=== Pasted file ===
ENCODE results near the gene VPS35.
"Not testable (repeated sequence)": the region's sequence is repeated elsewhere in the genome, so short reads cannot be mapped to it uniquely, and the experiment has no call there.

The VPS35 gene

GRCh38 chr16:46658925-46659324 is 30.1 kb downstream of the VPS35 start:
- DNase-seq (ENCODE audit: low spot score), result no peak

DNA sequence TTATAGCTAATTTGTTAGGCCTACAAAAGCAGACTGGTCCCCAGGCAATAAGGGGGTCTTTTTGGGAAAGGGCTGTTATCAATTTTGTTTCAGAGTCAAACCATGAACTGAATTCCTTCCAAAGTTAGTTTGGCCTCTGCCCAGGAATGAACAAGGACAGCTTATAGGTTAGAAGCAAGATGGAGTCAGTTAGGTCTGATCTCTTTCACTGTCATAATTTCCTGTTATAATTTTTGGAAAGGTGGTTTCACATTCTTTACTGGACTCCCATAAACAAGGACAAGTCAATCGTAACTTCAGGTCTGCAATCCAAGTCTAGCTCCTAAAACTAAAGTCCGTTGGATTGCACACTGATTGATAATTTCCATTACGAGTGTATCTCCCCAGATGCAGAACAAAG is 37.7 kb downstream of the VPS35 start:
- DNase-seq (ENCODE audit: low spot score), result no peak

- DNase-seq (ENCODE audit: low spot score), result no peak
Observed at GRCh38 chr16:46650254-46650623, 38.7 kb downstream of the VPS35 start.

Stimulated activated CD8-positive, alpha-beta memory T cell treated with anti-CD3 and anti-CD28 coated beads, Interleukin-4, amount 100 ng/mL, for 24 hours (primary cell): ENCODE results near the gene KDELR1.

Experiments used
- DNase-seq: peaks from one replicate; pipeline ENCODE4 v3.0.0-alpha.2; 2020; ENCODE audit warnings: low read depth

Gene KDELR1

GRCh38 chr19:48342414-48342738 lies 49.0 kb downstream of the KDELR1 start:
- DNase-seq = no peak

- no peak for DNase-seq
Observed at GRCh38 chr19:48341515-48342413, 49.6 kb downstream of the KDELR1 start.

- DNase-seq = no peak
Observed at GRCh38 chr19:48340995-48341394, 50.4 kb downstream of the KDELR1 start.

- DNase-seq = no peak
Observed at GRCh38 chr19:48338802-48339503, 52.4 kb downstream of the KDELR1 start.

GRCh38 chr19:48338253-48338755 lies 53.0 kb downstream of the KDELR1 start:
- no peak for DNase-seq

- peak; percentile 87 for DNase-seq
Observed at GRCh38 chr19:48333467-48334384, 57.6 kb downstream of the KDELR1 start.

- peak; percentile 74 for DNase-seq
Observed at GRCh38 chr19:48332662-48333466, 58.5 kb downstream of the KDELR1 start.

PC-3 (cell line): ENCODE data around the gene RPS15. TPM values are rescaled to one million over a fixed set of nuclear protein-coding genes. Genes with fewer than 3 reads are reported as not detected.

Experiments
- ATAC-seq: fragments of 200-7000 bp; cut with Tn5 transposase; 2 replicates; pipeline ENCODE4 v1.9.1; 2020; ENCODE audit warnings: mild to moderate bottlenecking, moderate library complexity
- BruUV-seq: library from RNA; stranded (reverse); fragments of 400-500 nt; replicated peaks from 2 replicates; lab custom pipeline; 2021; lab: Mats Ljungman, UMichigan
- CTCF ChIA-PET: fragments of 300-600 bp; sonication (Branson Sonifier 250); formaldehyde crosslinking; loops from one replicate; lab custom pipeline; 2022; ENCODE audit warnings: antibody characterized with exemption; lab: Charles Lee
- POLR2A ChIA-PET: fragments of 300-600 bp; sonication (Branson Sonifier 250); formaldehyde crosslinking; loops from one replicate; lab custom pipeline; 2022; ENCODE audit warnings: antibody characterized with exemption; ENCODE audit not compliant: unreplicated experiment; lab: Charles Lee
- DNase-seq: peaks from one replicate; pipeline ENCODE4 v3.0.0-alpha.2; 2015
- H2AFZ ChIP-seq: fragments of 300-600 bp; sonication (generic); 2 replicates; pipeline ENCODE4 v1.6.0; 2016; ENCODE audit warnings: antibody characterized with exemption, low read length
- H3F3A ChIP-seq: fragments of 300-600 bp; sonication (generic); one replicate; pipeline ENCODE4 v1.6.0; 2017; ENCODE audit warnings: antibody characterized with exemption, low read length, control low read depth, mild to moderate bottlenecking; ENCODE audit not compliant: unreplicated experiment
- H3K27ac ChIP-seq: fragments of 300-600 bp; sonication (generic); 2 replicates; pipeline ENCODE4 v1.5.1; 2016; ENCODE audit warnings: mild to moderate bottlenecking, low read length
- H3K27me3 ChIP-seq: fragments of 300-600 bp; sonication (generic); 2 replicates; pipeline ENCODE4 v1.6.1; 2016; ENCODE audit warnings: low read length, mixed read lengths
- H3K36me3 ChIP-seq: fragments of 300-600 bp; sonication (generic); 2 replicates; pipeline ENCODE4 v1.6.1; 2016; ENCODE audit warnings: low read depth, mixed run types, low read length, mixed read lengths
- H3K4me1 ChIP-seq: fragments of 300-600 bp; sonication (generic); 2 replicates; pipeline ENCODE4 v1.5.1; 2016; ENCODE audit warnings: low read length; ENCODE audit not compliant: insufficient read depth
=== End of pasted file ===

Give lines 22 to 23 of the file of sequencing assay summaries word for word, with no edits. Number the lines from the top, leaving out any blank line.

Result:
GRCh38 chr19:48338253-48338755 lies 53.0 kb downstream of the KDELR1 start:
- no peak for DNase-seq